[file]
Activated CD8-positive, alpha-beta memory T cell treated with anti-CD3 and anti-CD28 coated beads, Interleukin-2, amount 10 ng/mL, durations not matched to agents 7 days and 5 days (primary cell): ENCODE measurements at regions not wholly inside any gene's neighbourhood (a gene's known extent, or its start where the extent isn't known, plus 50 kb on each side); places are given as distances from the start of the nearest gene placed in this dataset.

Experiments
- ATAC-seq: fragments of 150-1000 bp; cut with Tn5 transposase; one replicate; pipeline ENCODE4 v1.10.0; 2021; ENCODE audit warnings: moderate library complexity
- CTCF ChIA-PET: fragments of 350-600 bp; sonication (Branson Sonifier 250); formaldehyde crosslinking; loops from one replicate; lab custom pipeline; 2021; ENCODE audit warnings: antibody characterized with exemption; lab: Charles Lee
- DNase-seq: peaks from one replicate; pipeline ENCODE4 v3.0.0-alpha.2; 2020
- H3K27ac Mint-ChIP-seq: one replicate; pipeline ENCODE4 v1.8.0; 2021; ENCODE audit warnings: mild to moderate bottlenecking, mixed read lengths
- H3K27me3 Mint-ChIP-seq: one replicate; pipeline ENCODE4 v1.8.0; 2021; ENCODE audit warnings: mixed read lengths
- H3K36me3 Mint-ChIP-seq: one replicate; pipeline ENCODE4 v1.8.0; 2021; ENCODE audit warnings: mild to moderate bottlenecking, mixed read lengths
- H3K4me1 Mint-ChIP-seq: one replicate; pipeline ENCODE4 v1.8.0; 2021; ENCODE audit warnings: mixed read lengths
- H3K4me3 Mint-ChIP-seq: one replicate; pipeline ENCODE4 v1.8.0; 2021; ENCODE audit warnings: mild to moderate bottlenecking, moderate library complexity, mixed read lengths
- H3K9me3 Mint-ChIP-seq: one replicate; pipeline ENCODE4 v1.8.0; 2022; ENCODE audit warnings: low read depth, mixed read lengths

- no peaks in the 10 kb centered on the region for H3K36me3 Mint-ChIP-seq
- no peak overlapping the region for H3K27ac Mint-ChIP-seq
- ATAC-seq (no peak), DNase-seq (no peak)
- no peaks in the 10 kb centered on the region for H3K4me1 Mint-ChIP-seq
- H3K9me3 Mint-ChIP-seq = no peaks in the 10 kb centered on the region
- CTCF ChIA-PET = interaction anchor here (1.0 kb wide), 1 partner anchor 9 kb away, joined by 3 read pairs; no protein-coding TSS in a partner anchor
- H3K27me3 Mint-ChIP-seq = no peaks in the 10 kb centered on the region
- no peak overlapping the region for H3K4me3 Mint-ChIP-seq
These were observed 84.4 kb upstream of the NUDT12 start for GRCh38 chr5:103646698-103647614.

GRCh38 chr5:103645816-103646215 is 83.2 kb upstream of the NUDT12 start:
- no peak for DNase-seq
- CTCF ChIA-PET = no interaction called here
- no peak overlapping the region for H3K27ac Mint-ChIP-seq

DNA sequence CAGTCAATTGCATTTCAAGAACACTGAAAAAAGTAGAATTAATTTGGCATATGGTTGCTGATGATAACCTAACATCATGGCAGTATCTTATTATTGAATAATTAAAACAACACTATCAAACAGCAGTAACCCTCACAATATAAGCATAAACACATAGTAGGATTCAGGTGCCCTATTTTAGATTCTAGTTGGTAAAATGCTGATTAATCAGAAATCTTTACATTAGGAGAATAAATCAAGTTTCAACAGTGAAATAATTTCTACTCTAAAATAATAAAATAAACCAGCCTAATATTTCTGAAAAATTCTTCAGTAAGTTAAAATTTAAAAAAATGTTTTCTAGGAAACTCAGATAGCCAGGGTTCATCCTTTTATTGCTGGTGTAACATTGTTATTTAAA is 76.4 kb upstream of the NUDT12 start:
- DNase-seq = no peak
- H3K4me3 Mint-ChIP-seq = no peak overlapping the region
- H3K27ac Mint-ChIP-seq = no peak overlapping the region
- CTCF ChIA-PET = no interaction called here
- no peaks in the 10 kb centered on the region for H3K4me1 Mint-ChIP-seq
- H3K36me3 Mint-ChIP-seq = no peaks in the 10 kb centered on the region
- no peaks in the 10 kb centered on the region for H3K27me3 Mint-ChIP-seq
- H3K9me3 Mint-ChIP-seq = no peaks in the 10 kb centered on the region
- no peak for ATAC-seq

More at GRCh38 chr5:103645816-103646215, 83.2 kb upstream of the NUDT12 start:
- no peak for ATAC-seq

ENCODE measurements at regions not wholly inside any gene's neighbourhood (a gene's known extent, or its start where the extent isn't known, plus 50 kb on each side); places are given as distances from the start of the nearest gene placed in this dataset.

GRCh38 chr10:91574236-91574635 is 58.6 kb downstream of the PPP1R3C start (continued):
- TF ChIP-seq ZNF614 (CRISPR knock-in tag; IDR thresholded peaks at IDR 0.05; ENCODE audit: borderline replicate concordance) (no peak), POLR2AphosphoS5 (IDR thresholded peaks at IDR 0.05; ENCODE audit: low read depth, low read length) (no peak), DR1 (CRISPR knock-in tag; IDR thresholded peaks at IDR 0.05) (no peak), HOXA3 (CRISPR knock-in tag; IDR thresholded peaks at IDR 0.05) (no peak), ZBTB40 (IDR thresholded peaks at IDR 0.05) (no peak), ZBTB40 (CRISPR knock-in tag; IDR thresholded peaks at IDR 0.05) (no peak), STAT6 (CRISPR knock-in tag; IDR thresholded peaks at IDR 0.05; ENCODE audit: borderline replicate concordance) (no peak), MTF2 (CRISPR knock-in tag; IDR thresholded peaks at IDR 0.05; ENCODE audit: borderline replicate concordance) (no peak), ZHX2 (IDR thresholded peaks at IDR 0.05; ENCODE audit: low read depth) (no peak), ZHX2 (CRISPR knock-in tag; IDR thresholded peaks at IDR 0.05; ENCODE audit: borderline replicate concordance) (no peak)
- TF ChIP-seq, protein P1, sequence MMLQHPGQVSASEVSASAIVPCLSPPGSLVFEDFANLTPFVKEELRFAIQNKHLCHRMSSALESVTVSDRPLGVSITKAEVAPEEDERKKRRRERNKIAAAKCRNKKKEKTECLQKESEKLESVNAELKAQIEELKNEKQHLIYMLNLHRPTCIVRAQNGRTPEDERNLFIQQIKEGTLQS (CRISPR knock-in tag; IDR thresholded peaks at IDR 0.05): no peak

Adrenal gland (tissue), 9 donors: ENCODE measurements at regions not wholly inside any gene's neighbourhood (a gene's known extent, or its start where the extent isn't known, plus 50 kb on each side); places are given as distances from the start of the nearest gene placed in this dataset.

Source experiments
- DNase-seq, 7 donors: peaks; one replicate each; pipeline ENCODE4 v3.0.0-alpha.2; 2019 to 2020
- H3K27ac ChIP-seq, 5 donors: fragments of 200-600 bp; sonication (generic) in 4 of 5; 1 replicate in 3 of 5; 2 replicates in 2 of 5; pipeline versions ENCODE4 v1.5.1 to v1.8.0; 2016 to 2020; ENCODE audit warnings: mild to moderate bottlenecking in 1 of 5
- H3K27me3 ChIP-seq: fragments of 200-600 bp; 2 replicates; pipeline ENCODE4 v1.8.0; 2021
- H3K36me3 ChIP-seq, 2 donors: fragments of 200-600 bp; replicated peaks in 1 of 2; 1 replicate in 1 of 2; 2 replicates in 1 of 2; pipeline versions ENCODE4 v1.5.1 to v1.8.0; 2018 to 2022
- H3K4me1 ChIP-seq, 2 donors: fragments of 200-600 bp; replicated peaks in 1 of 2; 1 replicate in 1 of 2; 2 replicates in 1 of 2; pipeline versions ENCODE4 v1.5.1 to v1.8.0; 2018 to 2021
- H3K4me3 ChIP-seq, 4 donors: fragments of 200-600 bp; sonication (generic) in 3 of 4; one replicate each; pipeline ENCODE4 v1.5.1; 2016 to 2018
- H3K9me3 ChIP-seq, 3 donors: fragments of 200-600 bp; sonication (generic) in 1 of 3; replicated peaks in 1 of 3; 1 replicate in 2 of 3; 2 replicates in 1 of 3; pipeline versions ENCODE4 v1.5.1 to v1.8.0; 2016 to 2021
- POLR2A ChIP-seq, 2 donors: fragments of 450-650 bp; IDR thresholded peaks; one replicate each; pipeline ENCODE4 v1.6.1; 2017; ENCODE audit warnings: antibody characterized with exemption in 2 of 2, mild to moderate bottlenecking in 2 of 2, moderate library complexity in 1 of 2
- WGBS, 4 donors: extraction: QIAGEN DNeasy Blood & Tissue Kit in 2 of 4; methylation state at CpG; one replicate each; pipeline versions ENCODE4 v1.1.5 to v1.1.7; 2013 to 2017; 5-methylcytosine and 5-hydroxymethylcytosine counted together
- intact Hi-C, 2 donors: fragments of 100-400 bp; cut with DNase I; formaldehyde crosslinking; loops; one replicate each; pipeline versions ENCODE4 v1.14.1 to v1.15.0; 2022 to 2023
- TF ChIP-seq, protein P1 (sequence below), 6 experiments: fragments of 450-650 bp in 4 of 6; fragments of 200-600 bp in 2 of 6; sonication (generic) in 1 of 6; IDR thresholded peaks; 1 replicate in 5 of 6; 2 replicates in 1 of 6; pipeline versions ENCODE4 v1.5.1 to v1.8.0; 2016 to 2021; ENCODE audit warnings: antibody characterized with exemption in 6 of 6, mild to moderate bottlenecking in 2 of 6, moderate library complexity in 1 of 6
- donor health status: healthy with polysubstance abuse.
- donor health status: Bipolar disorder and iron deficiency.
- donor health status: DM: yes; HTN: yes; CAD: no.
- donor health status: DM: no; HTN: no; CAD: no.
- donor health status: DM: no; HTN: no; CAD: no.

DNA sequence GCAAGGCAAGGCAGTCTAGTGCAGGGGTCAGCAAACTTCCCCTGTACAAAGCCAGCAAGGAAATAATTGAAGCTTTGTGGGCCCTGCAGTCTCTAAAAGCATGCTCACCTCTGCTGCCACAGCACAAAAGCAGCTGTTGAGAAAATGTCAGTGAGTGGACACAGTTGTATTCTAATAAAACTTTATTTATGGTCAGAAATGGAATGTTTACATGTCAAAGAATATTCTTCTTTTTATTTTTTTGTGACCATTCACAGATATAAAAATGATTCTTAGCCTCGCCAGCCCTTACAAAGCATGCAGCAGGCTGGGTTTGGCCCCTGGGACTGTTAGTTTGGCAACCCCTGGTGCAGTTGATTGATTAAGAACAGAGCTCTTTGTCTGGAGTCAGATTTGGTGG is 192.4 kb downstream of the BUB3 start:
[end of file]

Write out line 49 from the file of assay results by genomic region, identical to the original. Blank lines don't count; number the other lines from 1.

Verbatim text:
- H3K9me3 ChIP-seq, 3 donors: fragments of 200-600 bp; sonication (generic) in 1 of 3; replicated peaks in 1 of 3; 1 replicate in 2 of 3; 2 replicates in 1 of 3; pipeline versions ENCODE4 v1.5.1 to v1.8.0; 2016 to 2021